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The family of Kappa indices of agreement claim to compare a map's observed classification accuracy relative to the expected accuracy of baseline maps that can have two types of randomness: (1) random distribution of the quantity of each category and (2) random spatial allocation of the categories. Use of the Kappa indices has become part of the culture in remote sensing and other fields. This article exam- ines five different Kappa indices, some of which were derived by the first author in 2000. We expose the indices' properties mathematically and illustrate their limitations graphically, with emphasis on Kappa's use of randomness as a baseline, and the often-ignored conversion from an observed sample matrix to the estimated population matrix. This article concludes that these Kappa indices are useless, mis- leading and/or flawed for the practical applications in remote sensing that we have seen. After more than a decade of working with these indices, we recommend that the profession abandon the use of Kappa indices for purposes of accuracy assessment and map comparison, and instead summarize the cross-tabulation matrix with two much simpler summary parameters: quantity disagreement and alloca- tion disagreement. This article shows how to compute these two parameters using examples taken from peer-reviewed literature. © 2011 Taylor & Francis.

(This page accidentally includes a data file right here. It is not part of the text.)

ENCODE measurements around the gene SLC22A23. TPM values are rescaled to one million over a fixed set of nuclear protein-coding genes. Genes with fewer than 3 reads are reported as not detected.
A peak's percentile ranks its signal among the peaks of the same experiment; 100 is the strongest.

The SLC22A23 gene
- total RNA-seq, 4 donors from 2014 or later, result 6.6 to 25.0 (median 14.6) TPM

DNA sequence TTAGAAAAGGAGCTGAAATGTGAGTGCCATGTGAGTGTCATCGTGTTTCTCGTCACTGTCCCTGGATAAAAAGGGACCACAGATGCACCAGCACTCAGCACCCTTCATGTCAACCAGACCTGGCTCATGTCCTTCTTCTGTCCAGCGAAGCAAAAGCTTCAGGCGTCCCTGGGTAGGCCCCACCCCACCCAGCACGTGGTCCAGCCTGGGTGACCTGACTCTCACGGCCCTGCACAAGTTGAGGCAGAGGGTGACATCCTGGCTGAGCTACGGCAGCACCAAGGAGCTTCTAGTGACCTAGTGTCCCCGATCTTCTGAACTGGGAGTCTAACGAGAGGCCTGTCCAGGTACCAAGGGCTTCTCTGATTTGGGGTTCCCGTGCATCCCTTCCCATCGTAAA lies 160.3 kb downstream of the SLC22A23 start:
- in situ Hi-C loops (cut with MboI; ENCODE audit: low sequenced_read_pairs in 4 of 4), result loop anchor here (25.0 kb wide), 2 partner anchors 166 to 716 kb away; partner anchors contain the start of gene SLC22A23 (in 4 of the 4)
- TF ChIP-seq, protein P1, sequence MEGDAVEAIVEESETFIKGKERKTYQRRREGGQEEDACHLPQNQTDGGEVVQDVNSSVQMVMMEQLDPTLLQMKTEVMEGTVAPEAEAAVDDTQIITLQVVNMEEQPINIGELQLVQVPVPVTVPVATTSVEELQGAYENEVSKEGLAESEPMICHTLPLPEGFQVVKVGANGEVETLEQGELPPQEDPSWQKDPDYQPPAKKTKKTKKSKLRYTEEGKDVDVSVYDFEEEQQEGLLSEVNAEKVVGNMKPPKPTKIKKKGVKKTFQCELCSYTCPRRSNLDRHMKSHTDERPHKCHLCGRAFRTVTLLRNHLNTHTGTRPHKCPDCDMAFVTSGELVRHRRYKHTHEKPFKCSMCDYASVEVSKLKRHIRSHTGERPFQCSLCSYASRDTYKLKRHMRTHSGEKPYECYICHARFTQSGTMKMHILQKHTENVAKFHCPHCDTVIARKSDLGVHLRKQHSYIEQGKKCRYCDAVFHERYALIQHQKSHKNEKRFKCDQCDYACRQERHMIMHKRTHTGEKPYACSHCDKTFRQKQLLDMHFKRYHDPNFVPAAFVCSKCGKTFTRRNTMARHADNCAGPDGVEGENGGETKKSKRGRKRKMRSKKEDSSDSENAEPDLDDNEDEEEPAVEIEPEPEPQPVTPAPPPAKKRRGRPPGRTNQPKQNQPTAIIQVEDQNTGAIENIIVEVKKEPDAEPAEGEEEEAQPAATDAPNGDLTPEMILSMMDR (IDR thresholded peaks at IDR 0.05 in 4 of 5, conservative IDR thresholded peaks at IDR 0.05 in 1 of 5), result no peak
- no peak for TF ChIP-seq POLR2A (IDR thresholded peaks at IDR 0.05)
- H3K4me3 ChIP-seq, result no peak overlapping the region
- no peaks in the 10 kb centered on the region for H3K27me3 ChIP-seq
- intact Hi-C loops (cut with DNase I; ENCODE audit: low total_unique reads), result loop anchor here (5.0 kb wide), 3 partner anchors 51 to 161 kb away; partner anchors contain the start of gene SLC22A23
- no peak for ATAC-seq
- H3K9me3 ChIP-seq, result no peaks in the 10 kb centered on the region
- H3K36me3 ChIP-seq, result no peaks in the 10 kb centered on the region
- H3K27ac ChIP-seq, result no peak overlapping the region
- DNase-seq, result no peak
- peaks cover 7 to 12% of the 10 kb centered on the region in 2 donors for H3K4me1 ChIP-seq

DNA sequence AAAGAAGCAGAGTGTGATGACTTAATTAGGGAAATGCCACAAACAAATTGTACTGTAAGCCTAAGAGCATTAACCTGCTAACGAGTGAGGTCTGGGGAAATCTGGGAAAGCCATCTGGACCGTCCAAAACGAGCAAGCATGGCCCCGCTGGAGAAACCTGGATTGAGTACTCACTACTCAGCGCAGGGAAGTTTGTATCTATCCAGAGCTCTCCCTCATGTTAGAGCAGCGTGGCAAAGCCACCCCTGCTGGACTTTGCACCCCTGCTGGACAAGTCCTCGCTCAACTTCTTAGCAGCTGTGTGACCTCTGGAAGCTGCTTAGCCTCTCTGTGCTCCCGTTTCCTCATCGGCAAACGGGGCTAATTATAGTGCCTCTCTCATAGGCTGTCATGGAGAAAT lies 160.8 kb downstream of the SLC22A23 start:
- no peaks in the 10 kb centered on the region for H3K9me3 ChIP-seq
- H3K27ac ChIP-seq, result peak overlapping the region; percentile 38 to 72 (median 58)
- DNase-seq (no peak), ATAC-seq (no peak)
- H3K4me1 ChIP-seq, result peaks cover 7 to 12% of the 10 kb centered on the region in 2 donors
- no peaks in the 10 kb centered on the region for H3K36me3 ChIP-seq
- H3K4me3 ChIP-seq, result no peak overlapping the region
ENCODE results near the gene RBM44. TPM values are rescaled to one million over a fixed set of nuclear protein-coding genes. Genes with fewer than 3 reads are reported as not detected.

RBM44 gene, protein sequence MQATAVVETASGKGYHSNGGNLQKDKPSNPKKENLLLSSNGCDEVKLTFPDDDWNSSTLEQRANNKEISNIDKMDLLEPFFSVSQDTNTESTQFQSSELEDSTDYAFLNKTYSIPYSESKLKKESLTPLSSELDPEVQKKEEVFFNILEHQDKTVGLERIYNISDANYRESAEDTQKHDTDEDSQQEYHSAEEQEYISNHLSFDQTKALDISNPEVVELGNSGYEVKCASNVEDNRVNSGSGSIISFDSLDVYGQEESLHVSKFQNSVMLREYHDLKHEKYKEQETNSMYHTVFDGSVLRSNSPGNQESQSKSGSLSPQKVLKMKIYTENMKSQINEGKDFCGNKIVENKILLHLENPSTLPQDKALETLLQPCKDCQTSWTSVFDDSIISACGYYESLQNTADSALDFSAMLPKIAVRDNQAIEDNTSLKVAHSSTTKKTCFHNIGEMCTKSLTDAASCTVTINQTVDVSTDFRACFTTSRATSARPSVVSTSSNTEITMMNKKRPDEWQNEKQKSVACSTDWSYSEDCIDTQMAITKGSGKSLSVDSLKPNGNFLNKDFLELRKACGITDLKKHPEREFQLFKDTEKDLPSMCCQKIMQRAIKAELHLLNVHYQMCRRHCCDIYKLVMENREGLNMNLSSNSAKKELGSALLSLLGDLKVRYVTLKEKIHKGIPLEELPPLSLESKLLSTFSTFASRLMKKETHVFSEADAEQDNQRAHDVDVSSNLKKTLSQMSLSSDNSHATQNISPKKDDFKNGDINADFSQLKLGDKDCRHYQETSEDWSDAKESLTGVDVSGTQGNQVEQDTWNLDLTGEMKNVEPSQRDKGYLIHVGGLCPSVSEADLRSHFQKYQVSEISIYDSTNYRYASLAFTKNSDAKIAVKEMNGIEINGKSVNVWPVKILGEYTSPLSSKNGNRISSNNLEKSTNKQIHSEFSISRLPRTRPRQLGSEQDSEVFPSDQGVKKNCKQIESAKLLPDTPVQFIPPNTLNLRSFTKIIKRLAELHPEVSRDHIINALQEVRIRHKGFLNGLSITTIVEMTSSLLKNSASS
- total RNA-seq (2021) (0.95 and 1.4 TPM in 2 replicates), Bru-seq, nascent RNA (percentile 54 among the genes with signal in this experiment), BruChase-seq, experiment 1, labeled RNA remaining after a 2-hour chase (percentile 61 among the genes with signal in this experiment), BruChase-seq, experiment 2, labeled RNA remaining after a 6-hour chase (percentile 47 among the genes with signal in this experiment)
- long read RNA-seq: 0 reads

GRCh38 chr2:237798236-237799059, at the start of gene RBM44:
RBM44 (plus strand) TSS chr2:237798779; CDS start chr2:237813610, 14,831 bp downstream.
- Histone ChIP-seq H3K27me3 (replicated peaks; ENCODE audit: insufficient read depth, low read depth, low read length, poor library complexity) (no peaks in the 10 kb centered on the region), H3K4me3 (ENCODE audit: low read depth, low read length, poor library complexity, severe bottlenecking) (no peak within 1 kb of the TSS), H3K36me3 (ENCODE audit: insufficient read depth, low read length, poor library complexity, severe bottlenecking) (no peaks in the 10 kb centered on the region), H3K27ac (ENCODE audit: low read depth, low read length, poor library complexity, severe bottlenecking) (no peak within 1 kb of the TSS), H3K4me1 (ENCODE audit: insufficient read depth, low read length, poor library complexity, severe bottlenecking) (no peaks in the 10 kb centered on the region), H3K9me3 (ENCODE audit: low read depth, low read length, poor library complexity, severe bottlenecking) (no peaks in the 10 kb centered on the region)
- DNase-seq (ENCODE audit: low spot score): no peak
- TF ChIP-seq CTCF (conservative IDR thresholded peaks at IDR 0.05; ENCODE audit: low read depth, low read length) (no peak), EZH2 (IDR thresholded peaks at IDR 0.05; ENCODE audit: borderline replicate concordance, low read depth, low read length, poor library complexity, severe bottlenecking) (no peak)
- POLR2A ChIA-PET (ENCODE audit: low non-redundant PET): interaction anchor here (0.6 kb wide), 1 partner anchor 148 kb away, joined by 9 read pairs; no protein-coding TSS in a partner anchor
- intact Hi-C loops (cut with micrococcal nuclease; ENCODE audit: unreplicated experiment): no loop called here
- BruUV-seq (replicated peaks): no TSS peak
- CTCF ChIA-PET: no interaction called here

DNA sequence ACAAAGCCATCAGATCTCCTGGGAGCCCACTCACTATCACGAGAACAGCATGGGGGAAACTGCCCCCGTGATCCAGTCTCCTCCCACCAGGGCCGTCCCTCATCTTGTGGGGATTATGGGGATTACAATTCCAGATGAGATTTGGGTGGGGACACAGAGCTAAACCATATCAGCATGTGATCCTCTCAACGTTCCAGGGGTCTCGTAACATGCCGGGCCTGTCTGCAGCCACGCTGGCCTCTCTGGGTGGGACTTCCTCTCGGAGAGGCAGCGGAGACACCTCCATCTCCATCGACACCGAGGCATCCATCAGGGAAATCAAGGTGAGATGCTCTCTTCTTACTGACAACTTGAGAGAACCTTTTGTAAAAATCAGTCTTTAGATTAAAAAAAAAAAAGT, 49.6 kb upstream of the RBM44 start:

The available download on this page is the author manuscript accepted for publication. This version has undergone full peer review but has not been through the copyediting, typesetting, pagination and proofreading process.

Publication Title

International Journal of Remote Sensing

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environmental indicators, maps, remote sensing, matrices, parameters, statistics

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Geography Commons



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